Ever since Facebook’s remarkable round of fundraising and approximated $70 billion valuation earlier this year, IPO rumors have been swirling. And an SEC regulation that requires businesses with more than $10 million in assets and over 499 shareholders to go public seemed to set a 2012 Facebook IPO in stone. The rule didn’t mean that Facebook would have to publicly sell off its shares but that it would have to allow access to its currently confidential financial documents and corporate infrastructure. But now it seems like a for-sure Facebook IPO may be off the table as the SEC considers adjusting this regulation.
According to Fortune, an amendment may be drafted so that companies wouldn’t be forced into filing their S-1 form until they reach 1,000 shareholders. This means Facebook (and a handful of other companies, including the likes of Zynga) would have considerable more time to enjoy its private status before turning itself over to the public eye. To put off an IPO date even longer, the proposed bill wouldn’t consider employees shareholders (as it currently does). This would dramatically reduce the number of SEC-recognized shareholders and could effectively postpone public filings indefinitely, in theory. Taking things even further, accredited investors would also be exempt from the shareholder count–this means VC firms, mutual funds, and even people who are worth more than $1 million when they invest. Family and friends would still be included in that 1,000-limit count though.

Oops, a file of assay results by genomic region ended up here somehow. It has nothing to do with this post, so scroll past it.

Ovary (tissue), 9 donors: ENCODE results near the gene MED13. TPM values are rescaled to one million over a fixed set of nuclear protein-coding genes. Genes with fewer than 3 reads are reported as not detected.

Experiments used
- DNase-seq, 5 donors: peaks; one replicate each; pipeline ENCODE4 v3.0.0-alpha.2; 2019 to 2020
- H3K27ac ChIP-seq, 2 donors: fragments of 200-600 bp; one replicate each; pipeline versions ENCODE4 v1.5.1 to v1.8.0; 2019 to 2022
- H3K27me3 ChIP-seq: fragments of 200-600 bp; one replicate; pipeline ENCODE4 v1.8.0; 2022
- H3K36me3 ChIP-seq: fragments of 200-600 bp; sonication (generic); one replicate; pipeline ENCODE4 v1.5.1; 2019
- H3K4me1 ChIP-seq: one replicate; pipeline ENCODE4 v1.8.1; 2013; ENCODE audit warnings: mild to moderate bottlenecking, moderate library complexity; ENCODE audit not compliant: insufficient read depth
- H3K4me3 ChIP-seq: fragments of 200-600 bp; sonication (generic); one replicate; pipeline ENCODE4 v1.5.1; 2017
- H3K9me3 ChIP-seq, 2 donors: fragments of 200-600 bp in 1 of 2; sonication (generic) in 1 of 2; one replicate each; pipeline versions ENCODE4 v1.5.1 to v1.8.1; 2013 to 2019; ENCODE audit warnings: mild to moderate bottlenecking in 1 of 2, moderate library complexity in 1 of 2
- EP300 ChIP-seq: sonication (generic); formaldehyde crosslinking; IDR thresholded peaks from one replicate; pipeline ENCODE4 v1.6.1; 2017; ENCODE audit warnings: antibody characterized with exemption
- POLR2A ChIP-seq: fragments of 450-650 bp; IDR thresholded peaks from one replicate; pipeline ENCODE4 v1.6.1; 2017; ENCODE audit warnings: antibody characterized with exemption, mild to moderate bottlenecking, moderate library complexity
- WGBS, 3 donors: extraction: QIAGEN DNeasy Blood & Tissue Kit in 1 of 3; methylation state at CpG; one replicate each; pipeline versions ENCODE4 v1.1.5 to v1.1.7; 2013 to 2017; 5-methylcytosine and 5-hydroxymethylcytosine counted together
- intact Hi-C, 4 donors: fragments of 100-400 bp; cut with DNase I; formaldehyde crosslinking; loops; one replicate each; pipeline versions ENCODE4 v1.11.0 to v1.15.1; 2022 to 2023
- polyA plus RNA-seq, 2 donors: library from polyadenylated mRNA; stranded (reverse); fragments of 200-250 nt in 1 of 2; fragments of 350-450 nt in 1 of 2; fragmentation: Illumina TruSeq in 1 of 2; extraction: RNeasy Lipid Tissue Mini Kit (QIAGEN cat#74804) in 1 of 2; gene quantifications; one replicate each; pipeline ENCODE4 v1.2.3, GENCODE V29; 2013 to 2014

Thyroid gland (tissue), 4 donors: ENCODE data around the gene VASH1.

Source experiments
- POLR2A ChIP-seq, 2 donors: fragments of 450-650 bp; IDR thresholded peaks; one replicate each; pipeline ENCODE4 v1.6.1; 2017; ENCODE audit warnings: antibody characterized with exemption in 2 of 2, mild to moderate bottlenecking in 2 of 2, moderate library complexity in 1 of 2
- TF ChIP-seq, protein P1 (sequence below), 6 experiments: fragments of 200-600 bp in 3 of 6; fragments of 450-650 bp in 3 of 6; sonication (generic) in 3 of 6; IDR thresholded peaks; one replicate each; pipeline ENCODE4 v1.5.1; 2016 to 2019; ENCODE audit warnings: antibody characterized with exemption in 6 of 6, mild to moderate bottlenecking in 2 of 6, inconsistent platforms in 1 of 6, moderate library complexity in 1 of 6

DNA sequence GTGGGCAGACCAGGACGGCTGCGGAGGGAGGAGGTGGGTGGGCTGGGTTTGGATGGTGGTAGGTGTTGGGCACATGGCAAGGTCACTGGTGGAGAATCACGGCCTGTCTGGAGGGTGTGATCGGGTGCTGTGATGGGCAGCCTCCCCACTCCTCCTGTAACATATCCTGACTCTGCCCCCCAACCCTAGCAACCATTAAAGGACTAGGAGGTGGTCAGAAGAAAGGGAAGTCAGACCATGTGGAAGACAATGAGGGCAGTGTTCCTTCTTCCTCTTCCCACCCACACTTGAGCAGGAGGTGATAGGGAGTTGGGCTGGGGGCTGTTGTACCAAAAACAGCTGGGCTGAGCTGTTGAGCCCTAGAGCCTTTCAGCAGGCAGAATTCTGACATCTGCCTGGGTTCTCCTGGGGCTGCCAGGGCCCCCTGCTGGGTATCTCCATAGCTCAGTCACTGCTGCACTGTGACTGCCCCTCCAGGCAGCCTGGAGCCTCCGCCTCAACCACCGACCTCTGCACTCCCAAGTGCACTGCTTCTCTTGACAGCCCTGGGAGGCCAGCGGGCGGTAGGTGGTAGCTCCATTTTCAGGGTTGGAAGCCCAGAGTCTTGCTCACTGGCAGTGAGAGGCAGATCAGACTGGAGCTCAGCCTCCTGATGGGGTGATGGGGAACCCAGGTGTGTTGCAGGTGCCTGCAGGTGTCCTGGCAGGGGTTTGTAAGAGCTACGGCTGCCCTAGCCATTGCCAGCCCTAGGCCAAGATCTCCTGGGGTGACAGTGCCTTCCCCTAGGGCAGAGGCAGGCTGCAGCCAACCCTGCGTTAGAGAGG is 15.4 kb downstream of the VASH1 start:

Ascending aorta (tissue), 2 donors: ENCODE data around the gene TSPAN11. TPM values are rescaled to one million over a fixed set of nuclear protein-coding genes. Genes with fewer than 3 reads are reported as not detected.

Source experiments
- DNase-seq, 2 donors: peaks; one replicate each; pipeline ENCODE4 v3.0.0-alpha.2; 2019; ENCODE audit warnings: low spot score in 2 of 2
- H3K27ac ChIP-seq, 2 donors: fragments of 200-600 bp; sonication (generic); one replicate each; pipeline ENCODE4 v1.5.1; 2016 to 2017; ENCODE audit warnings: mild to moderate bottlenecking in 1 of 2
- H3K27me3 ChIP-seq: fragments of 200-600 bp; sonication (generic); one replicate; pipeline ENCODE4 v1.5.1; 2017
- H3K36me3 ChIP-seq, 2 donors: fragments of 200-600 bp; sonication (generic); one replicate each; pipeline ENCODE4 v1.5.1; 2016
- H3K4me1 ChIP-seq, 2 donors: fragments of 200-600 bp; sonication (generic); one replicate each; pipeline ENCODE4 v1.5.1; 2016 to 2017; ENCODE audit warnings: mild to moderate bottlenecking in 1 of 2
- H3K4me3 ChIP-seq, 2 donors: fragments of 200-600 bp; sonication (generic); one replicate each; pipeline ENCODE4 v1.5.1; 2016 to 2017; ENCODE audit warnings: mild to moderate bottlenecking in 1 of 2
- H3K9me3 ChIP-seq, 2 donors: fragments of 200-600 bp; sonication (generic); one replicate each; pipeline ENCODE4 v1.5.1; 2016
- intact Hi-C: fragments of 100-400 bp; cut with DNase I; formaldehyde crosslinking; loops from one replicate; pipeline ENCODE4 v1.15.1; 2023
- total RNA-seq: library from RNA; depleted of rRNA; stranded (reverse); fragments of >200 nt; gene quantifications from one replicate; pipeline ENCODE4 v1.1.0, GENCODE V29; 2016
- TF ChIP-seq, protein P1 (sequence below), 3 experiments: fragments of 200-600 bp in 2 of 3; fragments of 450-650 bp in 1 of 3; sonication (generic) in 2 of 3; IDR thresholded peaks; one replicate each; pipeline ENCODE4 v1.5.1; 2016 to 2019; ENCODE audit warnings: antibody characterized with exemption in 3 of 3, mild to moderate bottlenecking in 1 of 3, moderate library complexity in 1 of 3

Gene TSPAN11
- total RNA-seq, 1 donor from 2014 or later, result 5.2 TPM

The expanded shareholder limit and editing who is and isn’t considered a shareholder would make a significant difference when it comes to IPO filings, not to mention how companies choose to sell their shares. If a business plays its cards right, it could stay private forever – or at least be the one calling the shots and effectively taking a considerable amount of control away from the SEC.
Now the question is whether this will change Facebook’s IPO plans. It’s remarkably fast growth over the last year (despite those current whispers about losing users) has made it difficult for the company to stay private much longer, but that was according to the old rules. Facebook even admitted it “expects to start filing public financial reports no later than April 30, 2012.” But if these SEC regulations are amended, will it reconsider? Best case scenario, the bill wouldn’t be enacted for months yet, but it seems safe to say Facebook may have more options than we thought.